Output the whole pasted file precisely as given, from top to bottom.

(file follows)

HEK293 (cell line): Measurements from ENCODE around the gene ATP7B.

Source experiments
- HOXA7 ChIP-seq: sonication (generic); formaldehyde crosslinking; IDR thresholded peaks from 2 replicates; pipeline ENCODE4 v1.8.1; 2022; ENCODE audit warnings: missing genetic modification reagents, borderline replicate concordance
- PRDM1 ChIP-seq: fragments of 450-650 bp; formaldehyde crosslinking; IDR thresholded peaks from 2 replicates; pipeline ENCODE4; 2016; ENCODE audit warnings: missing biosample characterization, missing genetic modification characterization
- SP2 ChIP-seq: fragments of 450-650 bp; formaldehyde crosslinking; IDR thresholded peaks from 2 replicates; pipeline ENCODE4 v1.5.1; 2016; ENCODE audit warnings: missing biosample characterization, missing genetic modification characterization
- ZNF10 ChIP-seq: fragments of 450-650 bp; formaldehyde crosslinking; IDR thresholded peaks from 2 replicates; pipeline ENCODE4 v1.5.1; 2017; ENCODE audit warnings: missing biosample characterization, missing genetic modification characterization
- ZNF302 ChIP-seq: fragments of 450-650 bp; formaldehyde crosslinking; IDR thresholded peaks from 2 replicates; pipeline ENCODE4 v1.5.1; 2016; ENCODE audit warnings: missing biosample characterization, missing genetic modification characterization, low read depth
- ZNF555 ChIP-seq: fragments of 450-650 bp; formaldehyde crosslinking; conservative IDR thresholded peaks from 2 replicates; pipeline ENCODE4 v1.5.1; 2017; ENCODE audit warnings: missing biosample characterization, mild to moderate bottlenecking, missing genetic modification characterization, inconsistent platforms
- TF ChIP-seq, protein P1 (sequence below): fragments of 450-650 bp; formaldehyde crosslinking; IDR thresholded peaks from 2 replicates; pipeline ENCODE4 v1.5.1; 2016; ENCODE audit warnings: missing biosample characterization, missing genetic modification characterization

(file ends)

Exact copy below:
HEK293 (cell line): Measurements from ENCODE around the gene ATP7B.

Source experiments
- HOXA7 ChIP-seq: sonication (generic); formaldehyde crosslinking; IDR thresholded peaks from 2 replicates; pipeline ENCODE4 v1.8.1; 2022; ENCODE audit warnings: missing genetic modification reagents, borderline replicate concordance
- PRDM1 ChIP-seq: fragments of 450-650 bp; formaldehyde crosslinking; IDR thresholded peaks from 2 replicates; pipeline ENCODE4; 2016; ENCODE audit warnings: missing biosample characterization, missing genetic modification characterization
- SP2 ChIP-seq: fragments of 450-650 bp; formaldehyde crosslinking; IDR thresholded peaks from 2 replicates; pipeline ENCODE4 v1.5.1; 2016; ENCODE audit warnings: missing biosample characterization, missing genetic modification characterization
- ZNF10 ChIP-seq: fragments of 450-650 bp; formaldehyde crosslinking; IDR thresholded peaks from 2 replicates; pipeline ENCODE4 v1.5.1; 2017; ENCODE audit warnings: missing biosample characterization, missing genetic modification characterization
- ZNF302 ChIP-seq: fragments of 450-650 bp; formaldehyde crosslinking; IDR thresholded peaks from 2 replicates; pipeline ENCODE4 v1.5.1; 2016; ENCODE audit warnings: missing biosample characterization, missing genetic modification characterization, low read depth
- ZNF555 ChIP-seq: fragments of 450-650 bp; formaldehyde crosslinking; conservative IDR thresholded peaks from 2 replicates; pipeline ENCODE4 v1.5.1; 2017; ENCODE audit warnings: missing biosample characterization, mild to moderate bottlenecking, missing genetic modification characterization, inconsistent platforms
- TF ChIP-seq, protein P1 (sequence below): fragments of 450-650 bp; formaldehyde crosslinking; IDR thresholded peaks from 2 replicates; pipeline ENCODE4 v1.5.1; 2016; ENCODE audit warnings: missing biosample characterization, missing genetic modification characterization